When your personal and professional lives are misaligned, there's one thing that's bound to restore balance between them, according to those who've been lucky enough to take one: a sabbatical.
"There are times when your personal life must be prioritized over work. During these transitional moments, it can become increasingly difficult to concentrate on your responsibilities, since your attention and mind are pulling away from the chains of your desk," explains Fast Company contributor Lindsay Tigar. "For many professionals, a sabbatical, or leave of absence, gives them the opportunity to disconnect and examine their next steps."
Actually securing a sabbatical, however, is easier said than done.
"It's not easy to convince your manager to let you take several weeks or months away from your job," continues Tigar, who says the best way to convince your boss to join "Team Sabbatical" is to come to the table with a written plan for your absence.
"You … want to enter the discussion with a detailed, specific plan that dictates everything you'll be doing, why you're doing it, and how you plan to return to the company, amped up and fresh-minded," advises Tigar, who says your proposal should make it clear how the sabbatical will benefit your company. "When you're leaving for personal issues, a stint can actually leave you feeling reorganized and refreshed. Instead of completing tasks because you have to, you'll return wanting to jump right in."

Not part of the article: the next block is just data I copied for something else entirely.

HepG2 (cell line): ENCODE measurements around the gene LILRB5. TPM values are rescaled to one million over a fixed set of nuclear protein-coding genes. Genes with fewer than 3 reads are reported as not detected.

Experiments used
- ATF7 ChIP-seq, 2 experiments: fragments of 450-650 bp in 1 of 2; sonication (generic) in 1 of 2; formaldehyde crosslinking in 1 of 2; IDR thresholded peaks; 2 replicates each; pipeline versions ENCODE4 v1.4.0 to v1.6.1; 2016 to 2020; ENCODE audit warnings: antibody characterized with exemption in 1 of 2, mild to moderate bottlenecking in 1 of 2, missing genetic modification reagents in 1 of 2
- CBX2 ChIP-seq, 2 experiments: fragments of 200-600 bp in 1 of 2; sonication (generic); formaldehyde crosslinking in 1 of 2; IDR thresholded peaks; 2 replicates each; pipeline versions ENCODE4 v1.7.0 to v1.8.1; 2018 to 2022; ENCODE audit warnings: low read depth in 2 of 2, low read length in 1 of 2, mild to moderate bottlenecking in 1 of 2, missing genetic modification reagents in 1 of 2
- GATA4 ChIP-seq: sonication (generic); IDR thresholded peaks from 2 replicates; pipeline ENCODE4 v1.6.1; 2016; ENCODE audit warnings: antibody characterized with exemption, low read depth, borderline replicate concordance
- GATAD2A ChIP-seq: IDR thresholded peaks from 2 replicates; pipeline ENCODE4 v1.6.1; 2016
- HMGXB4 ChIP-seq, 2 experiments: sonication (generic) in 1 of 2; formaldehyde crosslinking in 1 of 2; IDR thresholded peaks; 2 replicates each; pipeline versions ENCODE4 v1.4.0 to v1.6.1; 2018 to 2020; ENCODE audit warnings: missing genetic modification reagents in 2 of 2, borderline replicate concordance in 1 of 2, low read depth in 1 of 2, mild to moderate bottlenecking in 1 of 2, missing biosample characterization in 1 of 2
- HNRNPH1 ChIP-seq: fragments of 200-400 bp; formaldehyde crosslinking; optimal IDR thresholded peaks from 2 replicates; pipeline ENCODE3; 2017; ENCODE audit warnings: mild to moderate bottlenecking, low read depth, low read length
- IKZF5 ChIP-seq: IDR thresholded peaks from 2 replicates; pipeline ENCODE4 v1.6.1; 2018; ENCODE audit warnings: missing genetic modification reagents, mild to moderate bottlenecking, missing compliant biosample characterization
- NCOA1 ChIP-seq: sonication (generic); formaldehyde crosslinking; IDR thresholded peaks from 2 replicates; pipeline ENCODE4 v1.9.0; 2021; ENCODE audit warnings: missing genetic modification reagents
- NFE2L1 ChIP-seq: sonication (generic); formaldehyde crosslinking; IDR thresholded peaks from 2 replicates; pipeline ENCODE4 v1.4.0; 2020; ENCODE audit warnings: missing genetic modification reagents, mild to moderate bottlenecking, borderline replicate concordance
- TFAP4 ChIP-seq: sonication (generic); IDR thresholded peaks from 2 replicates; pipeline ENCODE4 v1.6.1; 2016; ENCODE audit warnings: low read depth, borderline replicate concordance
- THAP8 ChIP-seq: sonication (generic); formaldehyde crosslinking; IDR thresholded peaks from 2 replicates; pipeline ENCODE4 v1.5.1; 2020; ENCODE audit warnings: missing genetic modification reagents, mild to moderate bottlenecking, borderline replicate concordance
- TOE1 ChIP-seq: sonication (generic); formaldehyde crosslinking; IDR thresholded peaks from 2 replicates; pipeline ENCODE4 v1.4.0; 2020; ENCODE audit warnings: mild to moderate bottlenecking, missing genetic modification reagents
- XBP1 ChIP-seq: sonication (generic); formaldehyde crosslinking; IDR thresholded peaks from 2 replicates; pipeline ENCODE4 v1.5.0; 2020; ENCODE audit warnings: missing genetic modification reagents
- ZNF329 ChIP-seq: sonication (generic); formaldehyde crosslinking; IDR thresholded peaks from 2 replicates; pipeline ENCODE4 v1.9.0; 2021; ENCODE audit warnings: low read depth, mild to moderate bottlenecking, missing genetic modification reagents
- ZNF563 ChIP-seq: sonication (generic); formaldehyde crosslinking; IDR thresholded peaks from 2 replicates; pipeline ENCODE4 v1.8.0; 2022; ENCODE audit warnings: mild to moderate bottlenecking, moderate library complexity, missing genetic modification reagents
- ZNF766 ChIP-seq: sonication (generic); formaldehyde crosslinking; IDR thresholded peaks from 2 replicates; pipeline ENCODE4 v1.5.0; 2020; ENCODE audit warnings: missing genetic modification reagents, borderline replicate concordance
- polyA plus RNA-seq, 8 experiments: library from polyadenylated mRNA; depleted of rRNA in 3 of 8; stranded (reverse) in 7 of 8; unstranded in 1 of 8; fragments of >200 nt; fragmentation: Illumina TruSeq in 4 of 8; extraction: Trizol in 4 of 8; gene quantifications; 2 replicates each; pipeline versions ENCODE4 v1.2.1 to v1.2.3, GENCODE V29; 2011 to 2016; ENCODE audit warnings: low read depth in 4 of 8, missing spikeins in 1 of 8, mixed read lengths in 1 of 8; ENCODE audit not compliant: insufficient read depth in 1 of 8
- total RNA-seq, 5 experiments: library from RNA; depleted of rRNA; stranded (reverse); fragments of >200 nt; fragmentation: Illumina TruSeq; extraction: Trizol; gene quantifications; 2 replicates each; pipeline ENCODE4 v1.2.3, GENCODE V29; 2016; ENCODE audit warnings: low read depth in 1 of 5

There might even be networking benefits to your absence. "Especially if you're leaving to travel, you'll be exposed to various professionals around the globe, meaning you'll inevitably cast a wider net that ultimately will benefit your employer," concludes Tigar, who relates the following advice from career branding expert Wendi Weiner: "Consider what you will bring back upon your return, such as new knowledge, new clients, new skills. Think about how your sabbatical will impact the company and what the company can gain from it."